The Arizona immigration court case deals with the limits of the tenth amendment to the U.S. Constitution. What are the limits on Arizona’s ability to protect its borders and the people legally residing in the state?
But the controversy also relates to the Tenth Commandment in Judaism and Christianity (You shall not covet …). Despite all the efforts to make this about “charity” or “caring”, there is a difference between being charitable and having people covet what is not theirs. It is not just the illegal immigrants; others are coveting something their presence offers.
Some claim there should be no borders. That is absurd. All life, indeed all living things, has borders. The living cell has a wall which separates what is inside from what is outside. The outer atmosphere of the Earth marks its border.
We rely on borders as a defining protection of a civilized society. As much as I might want to sleep in the Lincoln Bedroom at the White House, I can’t just walk in and do it. There is heavy fencing to mark the border of the property. There are all kinds of borders in our world.
The doors to our home are a border. The scene in Dr. Zhivago where his house is taken over “in the name of the people” shows a borderless world. Our schools and offices have borders. Some people are “accepted” and allowed to enter the borders of a college or university. Others are kept out.
The claim that anyone has a right to something that is not theirs is not an act of generosity. It is a justification of theft. The Judeo-Christian Bible’s call for generosity is a call for those who possess something to share it. It is not a justification for those who don’t have it to take it.
Controlled, i.e. legal, immigration has been a tremendous benefit to the United States. At times when land was plentiful and people were needed, the allowed level of immigration increased. Those who came were offered an opportunity to live better than they could at home. They were not promised support or services. That was their responsibility or a gift of their neighbors.
Milton Friedman, a Nobel Prize winning economist said we could have open borders or a welfare state but not both. Today’s immigrants, legal or illegal, impose costs on our welfare state society. We have chosen a welfare state. That means we can’t afford open borders.
The immigrant’s desire for a better life is understandable. Within the legal limits, immigration benefits both the immigrant and the United States. Illegal immigration, or open borders, is a different situation. It not only impacts the life of those here legally (by birth or legal migration), it has now reached a level where the level of living can be impacted.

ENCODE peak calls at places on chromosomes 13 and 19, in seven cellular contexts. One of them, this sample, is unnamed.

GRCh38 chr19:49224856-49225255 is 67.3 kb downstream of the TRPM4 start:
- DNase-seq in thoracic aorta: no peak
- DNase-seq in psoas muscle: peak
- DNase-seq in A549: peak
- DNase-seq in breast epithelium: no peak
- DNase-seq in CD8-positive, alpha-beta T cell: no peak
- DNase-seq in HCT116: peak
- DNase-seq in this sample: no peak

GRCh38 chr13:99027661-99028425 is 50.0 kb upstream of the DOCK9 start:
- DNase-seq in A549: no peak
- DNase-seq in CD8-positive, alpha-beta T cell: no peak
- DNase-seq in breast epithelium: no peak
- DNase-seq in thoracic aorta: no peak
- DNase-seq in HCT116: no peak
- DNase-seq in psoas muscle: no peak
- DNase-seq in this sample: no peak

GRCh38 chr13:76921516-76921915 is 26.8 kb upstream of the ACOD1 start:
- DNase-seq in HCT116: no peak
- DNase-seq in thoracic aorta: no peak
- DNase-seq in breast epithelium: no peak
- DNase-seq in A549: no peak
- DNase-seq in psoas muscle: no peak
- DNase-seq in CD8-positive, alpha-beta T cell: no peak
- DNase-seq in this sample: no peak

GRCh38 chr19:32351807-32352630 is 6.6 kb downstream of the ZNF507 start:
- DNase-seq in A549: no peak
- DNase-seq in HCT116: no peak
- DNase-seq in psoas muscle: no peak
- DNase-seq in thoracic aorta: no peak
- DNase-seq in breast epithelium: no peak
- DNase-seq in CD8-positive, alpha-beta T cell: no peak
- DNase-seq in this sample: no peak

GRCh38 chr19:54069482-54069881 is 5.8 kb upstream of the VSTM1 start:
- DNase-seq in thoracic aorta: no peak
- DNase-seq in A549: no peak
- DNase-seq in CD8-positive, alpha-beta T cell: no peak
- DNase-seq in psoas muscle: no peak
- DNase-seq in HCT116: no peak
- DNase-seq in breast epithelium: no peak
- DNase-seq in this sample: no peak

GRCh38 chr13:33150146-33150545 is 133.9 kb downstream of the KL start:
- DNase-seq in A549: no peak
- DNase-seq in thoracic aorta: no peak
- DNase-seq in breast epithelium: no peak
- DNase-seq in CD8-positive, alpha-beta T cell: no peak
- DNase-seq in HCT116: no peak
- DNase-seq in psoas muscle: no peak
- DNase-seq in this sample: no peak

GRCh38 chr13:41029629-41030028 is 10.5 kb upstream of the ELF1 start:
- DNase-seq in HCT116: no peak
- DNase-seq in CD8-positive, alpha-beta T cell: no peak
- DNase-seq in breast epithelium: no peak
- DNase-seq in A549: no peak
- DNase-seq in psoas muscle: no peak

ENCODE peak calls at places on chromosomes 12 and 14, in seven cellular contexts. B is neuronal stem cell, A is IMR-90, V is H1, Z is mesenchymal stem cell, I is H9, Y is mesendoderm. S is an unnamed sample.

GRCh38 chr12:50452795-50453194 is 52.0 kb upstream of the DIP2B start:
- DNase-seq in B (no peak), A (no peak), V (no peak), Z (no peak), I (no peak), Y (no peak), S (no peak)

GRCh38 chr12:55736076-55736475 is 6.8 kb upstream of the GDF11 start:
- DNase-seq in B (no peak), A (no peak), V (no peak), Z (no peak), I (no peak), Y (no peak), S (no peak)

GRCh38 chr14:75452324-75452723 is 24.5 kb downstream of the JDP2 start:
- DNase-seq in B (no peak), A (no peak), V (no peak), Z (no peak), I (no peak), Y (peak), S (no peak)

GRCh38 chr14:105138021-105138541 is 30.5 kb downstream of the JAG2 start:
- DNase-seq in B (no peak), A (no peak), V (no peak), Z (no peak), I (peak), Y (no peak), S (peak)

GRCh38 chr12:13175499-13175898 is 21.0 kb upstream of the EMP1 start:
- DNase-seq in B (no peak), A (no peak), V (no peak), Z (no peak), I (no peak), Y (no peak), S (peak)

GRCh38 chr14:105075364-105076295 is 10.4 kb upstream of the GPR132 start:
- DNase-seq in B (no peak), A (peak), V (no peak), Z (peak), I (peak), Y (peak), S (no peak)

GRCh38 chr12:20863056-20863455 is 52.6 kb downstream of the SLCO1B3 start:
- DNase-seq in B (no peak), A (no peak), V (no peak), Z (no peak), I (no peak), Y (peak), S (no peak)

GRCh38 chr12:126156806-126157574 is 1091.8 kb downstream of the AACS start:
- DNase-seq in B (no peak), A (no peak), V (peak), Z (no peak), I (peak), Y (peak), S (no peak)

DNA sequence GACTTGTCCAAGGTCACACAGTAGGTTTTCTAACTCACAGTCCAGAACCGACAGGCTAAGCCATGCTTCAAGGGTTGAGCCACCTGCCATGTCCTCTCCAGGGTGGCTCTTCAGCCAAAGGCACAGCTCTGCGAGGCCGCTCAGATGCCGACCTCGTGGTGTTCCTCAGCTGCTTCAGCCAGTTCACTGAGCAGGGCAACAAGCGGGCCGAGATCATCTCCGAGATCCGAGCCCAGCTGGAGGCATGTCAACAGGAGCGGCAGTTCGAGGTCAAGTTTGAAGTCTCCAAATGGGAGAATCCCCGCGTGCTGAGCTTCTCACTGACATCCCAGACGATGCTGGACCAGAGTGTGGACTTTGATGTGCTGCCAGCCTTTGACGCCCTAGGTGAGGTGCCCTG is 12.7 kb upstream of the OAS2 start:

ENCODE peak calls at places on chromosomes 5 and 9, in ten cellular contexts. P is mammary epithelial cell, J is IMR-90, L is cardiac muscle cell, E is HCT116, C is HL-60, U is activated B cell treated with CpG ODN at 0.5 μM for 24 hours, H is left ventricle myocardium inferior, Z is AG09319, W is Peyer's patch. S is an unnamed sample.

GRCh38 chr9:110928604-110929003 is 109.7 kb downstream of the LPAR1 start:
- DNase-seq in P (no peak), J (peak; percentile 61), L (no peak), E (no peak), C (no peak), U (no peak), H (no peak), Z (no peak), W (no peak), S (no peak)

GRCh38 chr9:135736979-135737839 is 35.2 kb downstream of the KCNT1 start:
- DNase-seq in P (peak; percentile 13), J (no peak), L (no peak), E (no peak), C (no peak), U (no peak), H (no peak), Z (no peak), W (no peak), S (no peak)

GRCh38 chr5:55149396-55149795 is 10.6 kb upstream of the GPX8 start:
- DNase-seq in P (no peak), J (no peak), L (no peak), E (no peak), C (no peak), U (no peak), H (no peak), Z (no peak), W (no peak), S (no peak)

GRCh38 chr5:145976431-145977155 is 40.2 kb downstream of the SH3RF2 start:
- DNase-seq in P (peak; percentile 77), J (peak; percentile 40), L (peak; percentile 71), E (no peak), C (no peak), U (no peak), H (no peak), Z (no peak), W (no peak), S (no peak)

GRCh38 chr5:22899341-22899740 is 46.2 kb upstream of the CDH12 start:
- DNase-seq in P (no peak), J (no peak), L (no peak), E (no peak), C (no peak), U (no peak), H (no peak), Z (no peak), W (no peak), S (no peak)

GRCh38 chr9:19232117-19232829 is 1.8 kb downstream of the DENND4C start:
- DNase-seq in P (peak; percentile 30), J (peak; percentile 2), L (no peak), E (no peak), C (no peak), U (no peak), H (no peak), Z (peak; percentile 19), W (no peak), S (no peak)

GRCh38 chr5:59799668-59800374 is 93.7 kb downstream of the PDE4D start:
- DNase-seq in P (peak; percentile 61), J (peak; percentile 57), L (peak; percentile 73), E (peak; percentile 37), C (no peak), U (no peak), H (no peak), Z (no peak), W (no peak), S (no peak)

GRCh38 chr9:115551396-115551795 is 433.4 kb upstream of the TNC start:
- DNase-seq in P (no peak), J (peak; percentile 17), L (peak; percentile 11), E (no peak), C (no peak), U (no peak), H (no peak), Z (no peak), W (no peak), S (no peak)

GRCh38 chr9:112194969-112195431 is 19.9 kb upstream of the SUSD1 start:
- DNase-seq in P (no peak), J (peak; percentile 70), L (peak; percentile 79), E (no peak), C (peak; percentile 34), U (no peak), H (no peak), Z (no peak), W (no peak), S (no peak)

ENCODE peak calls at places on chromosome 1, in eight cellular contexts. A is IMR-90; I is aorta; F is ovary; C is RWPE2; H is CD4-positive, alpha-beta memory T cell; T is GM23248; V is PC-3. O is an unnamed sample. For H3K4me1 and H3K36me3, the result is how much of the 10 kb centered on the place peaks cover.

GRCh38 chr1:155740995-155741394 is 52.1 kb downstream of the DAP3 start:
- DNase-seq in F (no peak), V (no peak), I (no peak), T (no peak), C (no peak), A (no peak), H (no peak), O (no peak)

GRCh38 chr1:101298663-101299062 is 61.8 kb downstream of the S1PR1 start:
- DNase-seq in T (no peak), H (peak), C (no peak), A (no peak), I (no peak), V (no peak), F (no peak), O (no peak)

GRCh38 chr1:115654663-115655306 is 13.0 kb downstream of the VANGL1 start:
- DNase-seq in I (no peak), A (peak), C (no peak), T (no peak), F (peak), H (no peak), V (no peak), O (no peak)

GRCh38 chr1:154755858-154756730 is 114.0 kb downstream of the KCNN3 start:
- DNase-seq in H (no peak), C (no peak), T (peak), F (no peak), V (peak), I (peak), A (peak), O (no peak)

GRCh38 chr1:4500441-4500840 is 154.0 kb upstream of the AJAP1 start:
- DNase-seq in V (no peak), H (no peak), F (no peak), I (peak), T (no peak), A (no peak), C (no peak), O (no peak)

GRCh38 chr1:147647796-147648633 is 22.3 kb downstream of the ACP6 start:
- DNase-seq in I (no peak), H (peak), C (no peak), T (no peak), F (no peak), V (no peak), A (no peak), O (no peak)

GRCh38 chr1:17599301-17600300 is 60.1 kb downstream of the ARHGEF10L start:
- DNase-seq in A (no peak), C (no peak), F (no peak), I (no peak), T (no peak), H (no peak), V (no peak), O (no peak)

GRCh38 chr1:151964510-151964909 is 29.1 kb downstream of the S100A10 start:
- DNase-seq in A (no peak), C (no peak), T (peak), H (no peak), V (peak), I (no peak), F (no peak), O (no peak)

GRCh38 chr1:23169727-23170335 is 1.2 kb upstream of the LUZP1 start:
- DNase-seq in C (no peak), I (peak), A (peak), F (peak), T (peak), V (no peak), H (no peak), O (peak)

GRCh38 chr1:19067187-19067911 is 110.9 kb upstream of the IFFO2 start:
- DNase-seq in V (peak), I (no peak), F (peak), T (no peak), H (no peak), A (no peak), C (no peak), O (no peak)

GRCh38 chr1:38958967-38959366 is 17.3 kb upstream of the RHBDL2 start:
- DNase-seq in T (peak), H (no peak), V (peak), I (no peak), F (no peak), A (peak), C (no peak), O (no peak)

But let us be clear. In addition to the immigrants, there are other groups showing their covetousness by their support of illegal immigration.
Employers, either corporations or homeowners, who covet cheaper labor, are willing to see the law broken to get farm laborers, factory workers, gardeners or maids at a cheaper cost. These people are coveting labor which should not be theirs at that price.
Politicians covet votes. If they can get more people registered, they can get more votes either honestly or through the manipulation of vote counts when people don’t vote. In many US cities, you don’t have to be living to “vote.” The assumption is that these voters will become Democratic votes. Either way, there are politicians ready to covet votes which are not honestly theirs who encourage loose enforcement of the immigration laws.
The Catholic Church has joined with other churches to support more open immigration. Most mainline churches, including the Catholic Church, are losing membership in the Anglo population. Heavier illegal immigration gives the U.S. Catholic Church more parishioners. But, it is at the expense of the churches the immigrants left behind. Therefore, the U.S. church wins by coveting parishioners who, by law, should stay in the parishes they left.
There are many ways we try to put guilt on others to get something for our own benefit. The false demand for generosity to illegal immigrants is one of these. The support of corporations, politicians and churches for more immigration is understandable from their standpoint. The attempt to lay some kind of guilt trip on the American people for wanting some immigration limitations is absurd. We understand the need for borders when they don’t, or don’t want to. We understand how they benefit. We are not willing to accept a guilt trip when it is clear that those who are demanding our charity are not being charitable. They are simply covetous.